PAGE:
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U+C740, 은
Composition: + +
Dubeolsik input:d-m-s

Hangul Syllables


Etymology 1[edit]

유 ←→ 의



  1. A Hangul syllabic block made up of , , and .


  • IPA(key)[ɯn]
  • Phonetic Hangul[]
Revised Romanization? eun
Revised Romanization (translit.)? eun
McCune–Reischauer? ŭn
Yale Romanization? un

Etymology 2[edit]

Of native Korean origin.



  1. (eun) marks the topic of the sentence. The topic of a sentence is not to be confused with the subject of the sentence.
    그것 큰 책이야. — 맞아, 맞아, 피트.
    Geugeoseun keun chaegiya. maja, maja, piteu.
    It is a big book. — Yes. Yes it is, Pete.
    Original English texts from 2016, VOA Learning English (public domain)
    네, 어제 일 얘기하지 않기로 하지요.
    Ne, eoje ireun yaegihaji ankiro hajiyo.
    Well, let’s not talk about yesterday.
    Original English texts from 2016, VOA Learning English (public domain)
  2. (eun), depending on context, shows contrast with or adds emphasis to the preceding word or phrase in a sentence.

Usage notes[edit]

(eun) is always used after a word (a noun, a noun phrase, or a nominalized verb/adjective in form), ending in a consonant. Identical in meaning to (neun) which occurs only after a word ending in a vowel.

  • (topic marker): The topic is what is being talked about in the sentence, it is the main point. This however is different in meaning from the subject which the predicate directly refers to. The topic and subject may be the same in a sentence. For example,
    • 매리 내 친구다. (Mary-neun nae chingu-da.) — “Mary is my friend.”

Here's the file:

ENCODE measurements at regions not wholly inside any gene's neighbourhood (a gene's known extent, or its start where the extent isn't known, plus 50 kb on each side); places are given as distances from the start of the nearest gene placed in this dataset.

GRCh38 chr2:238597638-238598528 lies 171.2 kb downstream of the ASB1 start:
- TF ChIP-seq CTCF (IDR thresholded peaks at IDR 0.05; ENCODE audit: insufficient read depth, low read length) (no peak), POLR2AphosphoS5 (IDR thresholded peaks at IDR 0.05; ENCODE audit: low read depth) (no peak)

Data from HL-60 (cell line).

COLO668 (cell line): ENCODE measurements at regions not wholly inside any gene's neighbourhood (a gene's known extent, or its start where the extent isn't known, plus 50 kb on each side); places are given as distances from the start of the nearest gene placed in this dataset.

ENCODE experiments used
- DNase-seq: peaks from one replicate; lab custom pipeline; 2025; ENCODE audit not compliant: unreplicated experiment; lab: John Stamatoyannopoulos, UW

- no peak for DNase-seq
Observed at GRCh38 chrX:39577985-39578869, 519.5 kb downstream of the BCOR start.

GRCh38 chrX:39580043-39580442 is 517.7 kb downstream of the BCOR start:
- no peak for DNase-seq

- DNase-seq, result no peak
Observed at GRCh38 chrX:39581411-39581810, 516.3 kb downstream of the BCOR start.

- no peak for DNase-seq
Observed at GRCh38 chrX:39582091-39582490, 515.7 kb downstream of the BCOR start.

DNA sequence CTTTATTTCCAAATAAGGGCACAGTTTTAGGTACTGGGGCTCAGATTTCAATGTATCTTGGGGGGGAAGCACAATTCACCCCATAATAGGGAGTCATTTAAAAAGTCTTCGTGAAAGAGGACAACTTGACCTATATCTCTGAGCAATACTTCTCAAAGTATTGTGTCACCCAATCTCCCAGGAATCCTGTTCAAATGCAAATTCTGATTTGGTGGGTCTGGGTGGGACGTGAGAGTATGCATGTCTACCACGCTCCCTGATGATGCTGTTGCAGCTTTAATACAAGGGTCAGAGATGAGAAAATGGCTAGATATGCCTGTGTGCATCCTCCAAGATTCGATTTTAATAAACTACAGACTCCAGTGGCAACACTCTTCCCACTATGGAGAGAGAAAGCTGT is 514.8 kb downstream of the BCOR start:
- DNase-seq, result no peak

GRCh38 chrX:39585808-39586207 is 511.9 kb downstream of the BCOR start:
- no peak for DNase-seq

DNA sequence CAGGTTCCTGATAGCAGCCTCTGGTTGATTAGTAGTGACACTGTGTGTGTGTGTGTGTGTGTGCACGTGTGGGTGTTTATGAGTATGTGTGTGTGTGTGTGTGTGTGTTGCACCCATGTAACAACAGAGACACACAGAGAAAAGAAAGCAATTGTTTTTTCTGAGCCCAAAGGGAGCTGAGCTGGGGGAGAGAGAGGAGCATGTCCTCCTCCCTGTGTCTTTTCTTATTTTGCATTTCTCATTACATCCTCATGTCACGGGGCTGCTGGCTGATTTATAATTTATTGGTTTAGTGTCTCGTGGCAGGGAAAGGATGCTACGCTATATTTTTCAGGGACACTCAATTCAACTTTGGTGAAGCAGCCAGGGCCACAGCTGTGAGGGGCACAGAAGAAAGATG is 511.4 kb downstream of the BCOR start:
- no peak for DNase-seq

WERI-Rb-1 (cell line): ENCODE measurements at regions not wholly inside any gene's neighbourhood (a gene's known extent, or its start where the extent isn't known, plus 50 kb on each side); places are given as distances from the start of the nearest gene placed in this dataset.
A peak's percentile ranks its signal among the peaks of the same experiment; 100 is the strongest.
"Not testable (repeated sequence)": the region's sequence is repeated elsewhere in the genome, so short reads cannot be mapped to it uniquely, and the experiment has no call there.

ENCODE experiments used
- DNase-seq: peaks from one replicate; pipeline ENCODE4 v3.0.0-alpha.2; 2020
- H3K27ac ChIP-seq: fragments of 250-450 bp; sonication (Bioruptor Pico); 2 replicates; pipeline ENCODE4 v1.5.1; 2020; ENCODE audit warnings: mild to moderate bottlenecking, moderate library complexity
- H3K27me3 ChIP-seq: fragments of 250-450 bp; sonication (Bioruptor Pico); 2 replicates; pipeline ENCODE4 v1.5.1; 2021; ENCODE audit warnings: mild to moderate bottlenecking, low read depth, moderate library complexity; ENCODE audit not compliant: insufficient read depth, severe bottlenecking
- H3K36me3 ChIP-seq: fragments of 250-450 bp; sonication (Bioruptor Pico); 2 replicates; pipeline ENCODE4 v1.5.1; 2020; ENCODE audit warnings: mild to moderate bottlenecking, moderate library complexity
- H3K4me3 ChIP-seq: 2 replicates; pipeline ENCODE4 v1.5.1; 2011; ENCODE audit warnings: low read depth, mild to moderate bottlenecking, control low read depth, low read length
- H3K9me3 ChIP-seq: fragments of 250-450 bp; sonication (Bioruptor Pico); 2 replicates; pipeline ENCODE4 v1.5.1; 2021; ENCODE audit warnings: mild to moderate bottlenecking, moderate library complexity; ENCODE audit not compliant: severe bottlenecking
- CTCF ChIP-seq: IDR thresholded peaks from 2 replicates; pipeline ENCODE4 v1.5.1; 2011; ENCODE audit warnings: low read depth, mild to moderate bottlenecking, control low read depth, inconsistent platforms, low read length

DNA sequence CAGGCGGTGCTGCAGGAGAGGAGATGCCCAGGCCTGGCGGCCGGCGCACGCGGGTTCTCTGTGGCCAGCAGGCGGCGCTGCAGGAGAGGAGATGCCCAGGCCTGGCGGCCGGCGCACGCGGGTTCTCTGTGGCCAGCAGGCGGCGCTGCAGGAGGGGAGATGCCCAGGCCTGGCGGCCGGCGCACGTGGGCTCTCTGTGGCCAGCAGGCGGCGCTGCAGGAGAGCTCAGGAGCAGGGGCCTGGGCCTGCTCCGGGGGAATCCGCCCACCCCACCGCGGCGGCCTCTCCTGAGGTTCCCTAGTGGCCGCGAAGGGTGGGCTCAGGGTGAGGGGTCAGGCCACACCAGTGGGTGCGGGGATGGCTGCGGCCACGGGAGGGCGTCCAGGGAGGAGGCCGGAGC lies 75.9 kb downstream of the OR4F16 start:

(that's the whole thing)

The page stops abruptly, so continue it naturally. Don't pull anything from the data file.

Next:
In this case "Mary" is the topic (and the subject) of this sentence and "is my friend" is the predicate. However, in many cases, the subject and topic are different.
    • 이 반 학생이 똑똑하다. (I ban-eun haksaeng-i ddokddokhada.) — “Speaking of this class, the students are smart.”
    Above, the topic is "This class" while the subject is "the students".
    In cases like this, the topic can often be thought of as a range, or to what extent the sentence is applicable. In the example above, if "speaking of this class" was removed, the sentence would not be limited to "this class", and would talk about all students in general.
  • (Contrast/emphasis marker): (eun), can be placed after most case markers (including (ga), (reul), (e), 에게 (ege), 에서 (eseo), (ro), (gwa)) to show contrast between two or more choices or add emphasis to a word or phrase, depending on the context. If used after (ga) or (reul), the (ga) or (reul) are deleted leaving only (eun).
    • 나는 서울에 가고 싶다. (Na-neun Seoul-e ganda.) — “I want to go to Seoul.”
    • 나는 서울에 가고 싶다. (Na-neun Seoul-e-neun ganda.) — “I want to go to Seoul (and not Busan).” or “I want to (especially) go to Seoul.”
    • 나는 존에게 책을 주었다. (Na-neun John-ege chaeg-eul jueotta.) — “I gave John a book.”
    • 나는 존에게 책을 주었다. (Na-neun John-ege-neun chaeg-eul juotta.) — “I gave John (and not Fred) a book.” or “I gave (especially) John a book.”
    In cases where there are two cases of either (neun) or (eun) in a sentence it is assumed that the first usage refers to the topic while the second usage refers to some contrast or emphasis.


  • (used after a word ending in a vowel) (neun)

See also[edit]

Etymology 3[edit]

Korean reading of various Chinese characters.


(eun) (hanja )

  1. silver

Derived terms[edit]